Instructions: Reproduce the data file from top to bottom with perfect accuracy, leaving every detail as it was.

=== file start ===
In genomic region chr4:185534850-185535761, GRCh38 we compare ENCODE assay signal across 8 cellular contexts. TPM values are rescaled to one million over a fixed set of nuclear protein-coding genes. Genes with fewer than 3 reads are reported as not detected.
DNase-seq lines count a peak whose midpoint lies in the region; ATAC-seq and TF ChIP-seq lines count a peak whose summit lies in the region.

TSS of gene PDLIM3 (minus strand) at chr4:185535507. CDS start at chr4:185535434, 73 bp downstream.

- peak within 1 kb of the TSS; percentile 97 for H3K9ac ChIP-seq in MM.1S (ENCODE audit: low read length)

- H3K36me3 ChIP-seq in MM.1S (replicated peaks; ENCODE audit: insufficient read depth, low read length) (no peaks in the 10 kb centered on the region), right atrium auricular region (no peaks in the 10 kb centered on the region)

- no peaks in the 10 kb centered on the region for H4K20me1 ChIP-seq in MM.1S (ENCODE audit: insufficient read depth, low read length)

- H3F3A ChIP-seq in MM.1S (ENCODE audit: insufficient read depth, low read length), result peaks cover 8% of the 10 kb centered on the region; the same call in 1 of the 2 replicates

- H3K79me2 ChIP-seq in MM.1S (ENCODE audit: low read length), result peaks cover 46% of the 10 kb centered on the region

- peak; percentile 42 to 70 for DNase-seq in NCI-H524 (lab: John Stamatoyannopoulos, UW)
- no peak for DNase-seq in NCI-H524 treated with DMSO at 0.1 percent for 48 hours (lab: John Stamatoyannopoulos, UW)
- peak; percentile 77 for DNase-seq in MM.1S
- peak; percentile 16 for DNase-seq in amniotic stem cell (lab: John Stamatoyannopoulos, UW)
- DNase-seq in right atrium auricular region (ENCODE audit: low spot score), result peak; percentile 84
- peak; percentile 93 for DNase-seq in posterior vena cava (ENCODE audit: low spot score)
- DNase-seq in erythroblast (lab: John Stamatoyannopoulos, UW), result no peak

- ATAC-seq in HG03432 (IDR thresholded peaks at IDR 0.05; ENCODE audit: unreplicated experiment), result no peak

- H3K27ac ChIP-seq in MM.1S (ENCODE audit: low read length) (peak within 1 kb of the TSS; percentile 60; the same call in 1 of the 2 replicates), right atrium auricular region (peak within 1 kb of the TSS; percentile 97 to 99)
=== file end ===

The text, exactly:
In genomic region chr4:185534850-185535761, GRCh38 we compare ENCODE assay signal across 8 cellular contexts. TPM values are rescaled to one million over a fixed set of nuclear protein-coding genes. Genes with fewer than 3 reads are reported as not detected.
DNase-seq lines count a peak whose midpoint lies in the region; ATAC-seq and TF ChIP-seq lines count a peak whose summit lies in the region.

TSS of gene PDLIM3 (minus strand) at chr4:185535507. CDS start at chr4:185535434, 73 bp downstream.

- peak within 1 kb of the TSS; percentile 97 for H3K9ac ChIP-seq in MM.1S (ENCODE audit: low read length)

- H3K36me3 ChIP-seq in MM.1S (replicated peaks; ENCODE audit: insufficient read depth, low read length) (no peaks in the 10 kb centered on the region), right atrium auricular region (no peaks in the 10 kb centered on the region)

- no peaks in the 10 kb centered on the region for H4K20me1 ChIP-seq in MM.1S (ENCODE audit: insufficient read depth, low read length)

- H3F3A ChIP-seq in MM.1S (ENCODE audit: insufficient read depth, low read length), result peaks cover 8% of the 10 kb centered on the region; the same call in 1 of the 2 replicates

- H3K79me2 ChIP-seq in MM.1S (ENCODE audit: low read length), result peaks cover 46% of the 10 kb centered on the region

- peak; percentile 42 to 70 for DNase-seq in NCI-H524 (lab: John Stamatoyannopoulos, UW)
- no peak for DNase-seq in NCI-H524 treated with DMSO at 0.1 percent for 48 hours (lab: John Stamatoyannopoulos, UW)
- peak; percentile 77 for DNase-seq in MM.1S
- peak; percentile 16 for DNase-seq in amniotic stem cell (lab: John Stamatoyannopoulos, UW)
- DNase-seq in right atrium auricular region (ENCODE audit: low spot score), result peak; percentile 84
- peak; percentile 93 for DNase-seq in posterior vena cava (ENCODE audit: low spot score)
- DNase-seq in erythroblast (lab: John Stamatoyannopoulos, UW), result no peak

- ATAC-seq in HG03432 (IDR thresholded peaks at IDR 0.05; ENCODE audit: unreplicated experiment), result no peak

- H3K27ac ChIP-seq in MM.1S (ENCODE audit: low read length) (peak within 1 kb of the TSS; percentile 60; the same call in 1 of the 2 replicates), right atrium auricular region (peak within 1 kb of the TSS; percentile 97 to 99)